In the passing of Henry
Bartholomew after a rather lengthy illness, Windham township loses
one of its pioneer settlers and Norfolk a link with an historic
Mr. Bartholomew succumbed
on Friday at his home at Vanessa, in his 91st year.
Born in the township on
the same farm on which he died, Henry Bartholomew was of German
His father came to this
country when two years of age, and finally settled in Windham,
becoming engaged in the lumber industry.
Henry Bartholomew was the
youngest of a family of six and the last surviving.
He, too, has been a
prominent figure in the lumber industry of this district,
operating in his younger days, several sawmills in and around
His real estate holdings
at the time of his death amounted to around 800 acres, no small
amount for this district.
At various times he owned
grist mills, a cider mill, a cooperage, a box factory, and a fruit
evaporator. He was said to be the first man in Canada to take up
the business of drying apples.
As well as taking a hand
in these activities, he was an experienced builder, the Waterford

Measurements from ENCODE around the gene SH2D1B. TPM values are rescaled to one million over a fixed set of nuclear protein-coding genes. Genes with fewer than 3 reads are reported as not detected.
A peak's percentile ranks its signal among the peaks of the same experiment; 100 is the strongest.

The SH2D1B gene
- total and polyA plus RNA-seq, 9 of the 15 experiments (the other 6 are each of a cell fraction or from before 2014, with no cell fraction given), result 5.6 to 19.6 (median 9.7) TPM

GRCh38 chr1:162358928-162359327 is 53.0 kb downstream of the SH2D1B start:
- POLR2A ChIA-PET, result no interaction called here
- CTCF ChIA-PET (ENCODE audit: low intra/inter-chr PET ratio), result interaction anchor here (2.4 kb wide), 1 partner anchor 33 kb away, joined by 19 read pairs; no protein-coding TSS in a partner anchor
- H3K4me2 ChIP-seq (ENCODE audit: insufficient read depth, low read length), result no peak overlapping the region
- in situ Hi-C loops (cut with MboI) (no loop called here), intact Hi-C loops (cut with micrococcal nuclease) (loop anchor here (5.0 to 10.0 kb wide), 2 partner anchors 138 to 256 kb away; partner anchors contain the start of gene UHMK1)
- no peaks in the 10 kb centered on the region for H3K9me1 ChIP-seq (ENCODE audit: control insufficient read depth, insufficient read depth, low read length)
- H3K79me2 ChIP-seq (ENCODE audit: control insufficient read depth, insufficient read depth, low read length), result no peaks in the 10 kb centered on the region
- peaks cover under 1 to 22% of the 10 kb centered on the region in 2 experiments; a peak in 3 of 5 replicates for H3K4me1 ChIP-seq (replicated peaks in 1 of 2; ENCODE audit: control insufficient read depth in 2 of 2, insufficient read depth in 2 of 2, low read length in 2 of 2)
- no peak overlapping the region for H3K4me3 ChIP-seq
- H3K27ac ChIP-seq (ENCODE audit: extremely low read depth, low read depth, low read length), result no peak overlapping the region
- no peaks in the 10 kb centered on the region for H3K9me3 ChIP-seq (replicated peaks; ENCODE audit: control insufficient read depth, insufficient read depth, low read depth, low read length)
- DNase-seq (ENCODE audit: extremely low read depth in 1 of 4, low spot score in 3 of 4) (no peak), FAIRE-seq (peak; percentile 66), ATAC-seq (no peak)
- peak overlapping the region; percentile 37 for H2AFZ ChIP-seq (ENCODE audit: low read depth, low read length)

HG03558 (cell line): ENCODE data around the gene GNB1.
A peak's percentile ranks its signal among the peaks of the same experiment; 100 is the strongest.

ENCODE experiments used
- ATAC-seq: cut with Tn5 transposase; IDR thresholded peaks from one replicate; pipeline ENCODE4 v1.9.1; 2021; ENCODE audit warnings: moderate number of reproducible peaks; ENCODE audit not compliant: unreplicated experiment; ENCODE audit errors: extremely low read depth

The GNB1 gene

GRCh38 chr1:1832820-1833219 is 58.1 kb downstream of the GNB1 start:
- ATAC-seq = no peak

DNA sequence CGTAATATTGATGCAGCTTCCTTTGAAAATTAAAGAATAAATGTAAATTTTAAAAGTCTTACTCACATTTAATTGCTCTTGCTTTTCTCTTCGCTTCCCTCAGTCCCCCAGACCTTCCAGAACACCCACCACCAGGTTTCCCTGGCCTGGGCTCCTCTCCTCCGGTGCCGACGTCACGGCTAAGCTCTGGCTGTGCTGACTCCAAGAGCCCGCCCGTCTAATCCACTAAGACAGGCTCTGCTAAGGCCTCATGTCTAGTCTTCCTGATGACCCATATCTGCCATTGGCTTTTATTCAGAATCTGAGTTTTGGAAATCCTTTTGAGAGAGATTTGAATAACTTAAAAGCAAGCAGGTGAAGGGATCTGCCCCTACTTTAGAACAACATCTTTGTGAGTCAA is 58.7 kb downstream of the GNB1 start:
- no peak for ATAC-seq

public school having been erected by him.
He also had a hand in the
the construction of the T. H. and B. Railway and all the ties
used, as well as other necessary lumber, were supplied by him.
When Vanessa received its
name in 1876 he was appointed its first postmaster and held that
office up until his death. He is believed to have been the oldest
postmaster in Canada.
In his later years he
remained active and passed from industry to agriculture. The
800-acre estate was devoted to mixed farming, but he also
went in for tobacco growing, ginseng and turkeys, to say nothing
of several fine herds of dairy cows.
Mr. Bartholomew remained
alert and active to the time of his death. Up until a few years
ago he drove his own automobile. In the winter months, it was his
custom to go to Florida, where he has real estate holdings, but
had not gone this year.
His wife, who was Emma
McKerlie, passed away on 3 Sep 1925, and he had made his home with
his daughter and her husband, Harvey Serles, at the family
homestead on the outskirts of Vanessa.
He is also survived by a
nephew, W. H. Bartholomew of Simcoe, and two nieces, Mrs. William
Lake and Mrs. MacNicol of Brantford.
The funeral was held from
his late residence at Vanessa on Monday, 7 Mar 1932 at 2 p.m., and
was attended by a large number of friends and relatives.
The service was conducted
by Rev. A. R. Johnson, pastor of the Vanessa United Church. A duet
"Looking This Way" was sung by Lylla and Oscar Gibson.
Interment was made in Vanessa Cemetery.
The pallbearers were:
Messrs. Frank Baker, William Baker, George Boomer, William
Hodgson, Albert McKerlie and Bruce Hill.
The profusion of floral
pieces bore a silent tribute to the esteem in which deceased was
held by a host of friends.